There is entertainment to be had from this kind of nonsense being accepted and published, but it also shows that despite the criticisms and exposés, these verminous so-called journals continue unconstrained. Anyone with an academic email address receives a steady flow of communications with headings such as “Healthy invitation”, “Honorable Contribution”, “Gladden with your submission”, or even “Glorious greetings”. They refer to the recipient’s importance and eminence, promise “rigorous peer review”, offer editorial board positions, promote fabricated impact factors, and end with appeals such as “my humble requisition is to give me a chance to publish your astonishing research work”. They often come from publications with titles light years away from the recipient’s area of expertise, and from obscure locations with addresses in the United States or the United Kingdom that look convincing, but turn out to be paid forwarding addresses and with phone numbers that do not respond. But wherever they are located, they have one thing in common: all they require is a fee, ranging from hundreds to thousands of dollars, and they will publish anything.

And it clearly works for them.

So what is now needed? There have been various attempts to curb the scope of these “corrosive and dangerous” publications, and the predatory journal factories from which many of them emanate, with approaches proposed ranging from listing the worst offenders to developing a certification process. It is to be hoped that these will be pursued by national and international academic bodies. But in the meantime, it will be important to provide timely advice to those young and impressionable researchers who may be fooled by the enticing letters of invitation.

A good start would be ensuring that all Australian universities and research institutes have clear policies and processes to minimise the impact of predatory journals. These could include regular communications to all academics and students alerting them to the existence of these publications, counselling against any engagement with them, and recommending that advice be sought from university libraries and academic mentors before submitting articles to any journals about which there might be some doubts.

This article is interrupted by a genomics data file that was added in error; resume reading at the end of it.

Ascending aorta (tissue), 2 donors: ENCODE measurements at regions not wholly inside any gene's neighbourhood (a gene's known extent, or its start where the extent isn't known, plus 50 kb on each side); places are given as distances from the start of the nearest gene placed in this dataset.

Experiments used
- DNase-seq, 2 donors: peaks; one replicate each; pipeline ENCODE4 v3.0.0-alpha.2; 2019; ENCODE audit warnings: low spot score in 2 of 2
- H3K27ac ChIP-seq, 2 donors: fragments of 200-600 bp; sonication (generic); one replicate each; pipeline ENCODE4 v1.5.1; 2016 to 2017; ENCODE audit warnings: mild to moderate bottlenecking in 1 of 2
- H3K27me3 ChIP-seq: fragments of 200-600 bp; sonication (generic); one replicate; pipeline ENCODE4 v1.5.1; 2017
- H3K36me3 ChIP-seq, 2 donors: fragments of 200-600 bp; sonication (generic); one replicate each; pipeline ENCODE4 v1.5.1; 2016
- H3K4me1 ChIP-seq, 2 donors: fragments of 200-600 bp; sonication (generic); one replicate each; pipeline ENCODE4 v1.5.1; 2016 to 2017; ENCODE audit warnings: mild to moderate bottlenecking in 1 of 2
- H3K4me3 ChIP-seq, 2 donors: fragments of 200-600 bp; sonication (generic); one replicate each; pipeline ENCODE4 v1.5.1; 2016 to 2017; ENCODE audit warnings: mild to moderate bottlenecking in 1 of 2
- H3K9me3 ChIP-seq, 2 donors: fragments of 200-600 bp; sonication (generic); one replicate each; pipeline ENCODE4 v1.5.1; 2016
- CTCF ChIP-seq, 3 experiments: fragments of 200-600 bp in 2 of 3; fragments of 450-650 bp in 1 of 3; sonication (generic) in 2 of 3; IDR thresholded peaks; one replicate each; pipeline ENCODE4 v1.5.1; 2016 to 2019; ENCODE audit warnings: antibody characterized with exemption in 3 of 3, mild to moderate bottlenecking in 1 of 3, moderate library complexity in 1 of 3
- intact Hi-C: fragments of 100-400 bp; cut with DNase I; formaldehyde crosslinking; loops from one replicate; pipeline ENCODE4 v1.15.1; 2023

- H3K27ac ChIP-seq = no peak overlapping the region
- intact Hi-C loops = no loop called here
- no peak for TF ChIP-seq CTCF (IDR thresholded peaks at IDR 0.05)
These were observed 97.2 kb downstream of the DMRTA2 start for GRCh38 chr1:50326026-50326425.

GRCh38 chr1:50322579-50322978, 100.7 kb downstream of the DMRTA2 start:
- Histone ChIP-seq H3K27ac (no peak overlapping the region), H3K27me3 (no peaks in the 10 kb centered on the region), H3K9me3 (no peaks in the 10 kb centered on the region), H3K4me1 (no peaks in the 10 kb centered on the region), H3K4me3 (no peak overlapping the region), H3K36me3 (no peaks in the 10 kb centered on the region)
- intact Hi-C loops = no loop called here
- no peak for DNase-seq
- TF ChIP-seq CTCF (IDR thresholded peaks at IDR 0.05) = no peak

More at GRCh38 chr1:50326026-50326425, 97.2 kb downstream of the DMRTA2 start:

In the absence of further such action and continuing exposure, the predatory journals will continue to flourish. This will offer continuing scope to Dr Olivia Doll and her canine colleagues to propose novel approaches to public health, but will be a continuing blot on the academic landscape.

Professor Mike Daube AO is house-trained, bites only in the interests of public health, and has received 18 emails from predatory journals and conferences in the past 2 weeks.

 

 

The statements or opinions expressed in this article reflect the views of the authors and do not represent the official policy of the AMA, the MJA or InSight+ unless so stated.

8 thoughts on “Doggedly pursuing predatory journals

  1. Anonymous says:

    Is contributing financially to these journals in the pursuit of publishing an article stating how deleterious they are really a sound strategy?

  2. Jonathan Carapetis says:

    Olivia just keeps on getting better and better. Her CV must be looking pretty good by now. Thanks for keeping up the pressure on predatory journals.

  3. Norbert Hirschhorn says:

    New Yorker cartoon: Dog at computer says, “With Internet no one needs to know you’re a dog.”

  4. Sharyn Burns says:

    Thanks Dr Doll – the best read I have had today – wondering re academic writing opportunities for my boys in your Subi uni hub😊

  5. Tahir Turk says:

    Hilarious Dr Doll, you have missed your calling in the comedic profession! Keep up your dogged determination to shine a light on nefarious activities.

  6. Cate Swannell says:

    Editor’s note: Hi Dr Andrew … the articles are hyperlinked in the text. Clicking on them should take you through to the articles.

  7. Dr Andrew says:

    Have you placed the articles of Prof. L’Epagneul and Drs Doll and Wunderladt anywhere for general access. The extract you quote wasa delight!

  8. Simon Chapman says:

    This is barking mad. One of the funniest things I’ve read in ages. Thanks for publishing it editors, and for your wrtig Dr Doll